How to Restore a Rusted Fire Pit

Lead Image
  • 3-4 hours
  • Intermediate
  • 0-380
What You'll Need
Rust remover
Steel wool
Sanding block or electric rotary sander
Coarse-grit sandpaper
Fine-grit sandpaper
High temperature spray metal sealant
High temperature spray metal paint

A fire pit is a great addition to any back yard because it provides a convenient place for family members to come together, even on a cool evening. Unfortunately, a large number of outdoor fire pits are manufactured with metal that eventually rusts. Using some simple techniques you can remove the rust and help prevent it from happening again.

Step 1 - Get the Supplies

You will need to obtain a high temperature metal sealant and a high temperature metal paint. You can use cans of sealant and paint but spray cans will work more effectively. Make sure that both of these products have maximum temperatures of at least 2,000 degrees. Products that melt at lower temperatures will wear out rapidly when using the fire pit.

Step 2 - Remove the Rust

Spray a rust remover chemical on the affected areas of the metal. Then, use steel wool to scrub these deposits thoroughly until the rust is fully removed. It may take several applications of the chemical and repeated scrubbing before you get it all off.

Step 3 - Sand off Paint

Use a rotary sander or a sanding block with a coarse-grit sandpaper to sand the entire fire pit until you have fully removed the existing paint and exposed bare metal.

Step 4 - Smooth the Fire Pit Out

Switch to a fine-grit sandpaper and go over the metal a second time. Do this in smooth circular motions to prevent obvious scoring to the surface. Continue until the metal has a nice smooth feel to it and no noticeable pits or scratches.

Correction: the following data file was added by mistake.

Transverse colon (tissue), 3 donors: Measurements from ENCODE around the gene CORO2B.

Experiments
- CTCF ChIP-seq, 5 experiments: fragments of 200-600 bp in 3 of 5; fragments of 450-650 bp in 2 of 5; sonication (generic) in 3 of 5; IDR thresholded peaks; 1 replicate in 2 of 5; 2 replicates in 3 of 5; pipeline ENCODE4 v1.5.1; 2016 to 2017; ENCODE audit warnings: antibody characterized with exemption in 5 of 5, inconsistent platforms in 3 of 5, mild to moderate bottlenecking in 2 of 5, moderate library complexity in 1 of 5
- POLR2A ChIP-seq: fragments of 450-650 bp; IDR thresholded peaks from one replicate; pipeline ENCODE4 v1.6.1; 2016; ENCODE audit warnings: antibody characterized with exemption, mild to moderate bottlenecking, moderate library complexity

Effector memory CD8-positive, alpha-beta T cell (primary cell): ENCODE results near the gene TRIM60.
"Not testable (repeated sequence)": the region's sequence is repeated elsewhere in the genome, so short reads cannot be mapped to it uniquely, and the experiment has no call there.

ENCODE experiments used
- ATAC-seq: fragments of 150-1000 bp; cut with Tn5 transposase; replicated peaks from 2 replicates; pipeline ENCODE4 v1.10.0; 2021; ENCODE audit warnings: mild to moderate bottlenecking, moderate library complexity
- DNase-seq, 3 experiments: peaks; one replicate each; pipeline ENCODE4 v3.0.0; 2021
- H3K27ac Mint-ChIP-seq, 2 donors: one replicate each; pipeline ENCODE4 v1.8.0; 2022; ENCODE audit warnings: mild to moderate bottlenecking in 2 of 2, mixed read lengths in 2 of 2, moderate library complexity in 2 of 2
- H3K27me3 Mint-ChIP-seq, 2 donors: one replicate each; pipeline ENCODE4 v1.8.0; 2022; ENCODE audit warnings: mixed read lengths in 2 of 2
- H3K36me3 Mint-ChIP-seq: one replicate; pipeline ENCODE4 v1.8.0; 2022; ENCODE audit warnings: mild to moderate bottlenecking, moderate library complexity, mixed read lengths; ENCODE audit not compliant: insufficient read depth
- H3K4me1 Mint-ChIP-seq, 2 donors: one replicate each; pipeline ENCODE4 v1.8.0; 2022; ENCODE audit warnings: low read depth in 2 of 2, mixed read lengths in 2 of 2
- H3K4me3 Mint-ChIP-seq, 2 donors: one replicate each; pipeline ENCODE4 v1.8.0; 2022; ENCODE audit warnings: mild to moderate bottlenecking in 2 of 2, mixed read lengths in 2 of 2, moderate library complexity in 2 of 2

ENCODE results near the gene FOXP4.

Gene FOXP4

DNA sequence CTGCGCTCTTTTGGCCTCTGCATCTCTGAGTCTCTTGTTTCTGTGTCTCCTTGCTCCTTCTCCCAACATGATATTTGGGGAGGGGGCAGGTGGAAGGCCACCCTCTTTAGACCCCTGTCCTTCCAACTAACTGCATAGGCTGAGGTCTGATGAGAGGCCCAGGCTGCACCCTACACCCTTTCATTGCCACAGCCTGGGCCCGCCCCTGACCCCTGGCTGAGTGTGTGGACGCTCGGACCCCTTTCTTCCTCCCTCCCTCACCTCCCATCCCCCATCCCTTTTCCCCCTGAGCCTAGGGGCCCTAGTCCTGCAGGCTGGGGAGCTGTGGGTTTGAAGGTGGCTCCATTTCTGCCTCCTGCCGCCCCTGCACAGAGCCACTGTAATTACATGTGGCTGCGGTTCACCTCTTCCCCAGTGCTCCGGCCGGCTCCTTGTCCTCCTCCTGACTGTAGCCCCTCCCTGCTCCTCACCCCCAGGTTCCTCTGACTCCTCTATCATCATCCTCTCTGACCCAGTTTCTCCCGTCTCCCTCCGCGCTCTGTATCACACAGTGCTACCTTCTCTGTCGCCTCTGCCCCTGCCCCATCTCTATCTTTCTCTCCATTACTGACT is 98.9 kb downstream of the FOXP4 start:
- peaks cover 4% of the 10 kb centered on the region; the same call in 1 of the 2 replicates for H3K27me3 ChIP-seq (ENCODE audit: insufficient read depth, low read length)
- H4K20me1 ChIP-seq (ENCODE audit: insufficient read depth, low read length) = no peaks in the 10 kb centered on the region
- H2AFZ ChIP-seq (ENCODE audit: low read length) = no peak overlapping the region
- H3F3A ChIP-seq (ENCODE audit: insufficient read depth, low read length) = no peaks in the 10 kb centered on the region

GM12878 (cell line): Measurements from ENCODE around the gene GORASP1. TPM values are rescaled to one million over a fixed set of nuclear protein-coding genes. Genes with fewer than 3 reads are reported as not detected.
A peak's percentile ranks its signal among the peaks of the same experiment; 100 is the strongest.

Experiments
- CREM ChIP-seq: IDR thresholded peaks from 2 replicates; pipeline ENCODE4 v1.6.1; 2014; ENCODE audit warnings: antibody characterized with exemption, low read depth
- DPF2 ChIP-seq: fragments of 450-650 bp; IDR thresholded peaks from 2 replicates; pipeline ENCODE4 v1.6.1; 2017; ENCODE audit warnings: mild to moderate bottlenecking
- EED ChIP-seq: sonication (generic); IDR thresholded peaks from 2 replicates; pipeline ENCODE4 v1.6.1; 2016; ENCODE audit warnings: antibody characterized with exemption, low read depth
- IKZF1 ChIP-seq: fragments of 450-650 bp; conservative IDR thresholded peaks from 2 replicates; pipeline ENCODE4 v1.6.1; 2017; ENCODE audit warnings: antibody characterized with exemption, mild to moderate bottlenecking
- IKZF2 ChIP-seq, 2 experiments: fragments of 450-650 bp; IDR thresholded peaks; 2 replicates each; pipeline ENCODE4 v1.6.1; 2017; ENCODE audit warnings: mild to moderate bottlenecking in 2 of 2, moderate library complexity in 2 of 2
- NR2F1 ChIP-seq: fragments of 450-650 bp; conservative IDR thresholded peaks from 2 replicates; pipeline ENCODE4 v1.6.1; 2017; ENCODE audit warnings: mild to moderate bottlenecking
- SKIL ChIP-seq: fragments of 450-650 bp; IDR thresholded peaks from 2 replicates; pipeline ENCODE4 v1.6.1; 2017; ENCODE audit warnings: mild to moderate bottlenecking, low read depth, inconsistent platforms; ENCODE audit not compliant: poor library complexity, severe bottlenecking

Step 5 - Apply Sealant

Hold the can of high-temperature metal sealant approximately 2 feet from the fire pit and apply a thin, even coat over the entire surface. Avoid a thick build-up of sealant because this can lead to bubbling and cracking.

Step 6 - Apply the Paint

Take your can of high temperature metal paint and situate it about 1 to 2 feet away from the fire pit and coat the fire pit. Avoid making a thick layer because this can lead to unattractive bubbles as well. You will probably have to apply a second coat of paint to ensure full coverage. Utilize the same method as you did for applying the first coat to get an even, clean finish.

Step 7 - Apply an Outer Layer of Sealant

After painting, add a secondary layer of sealant over the top using the same method you used for the first. This secondary level will help to protect the paint from water damage which can cause future rust deposits.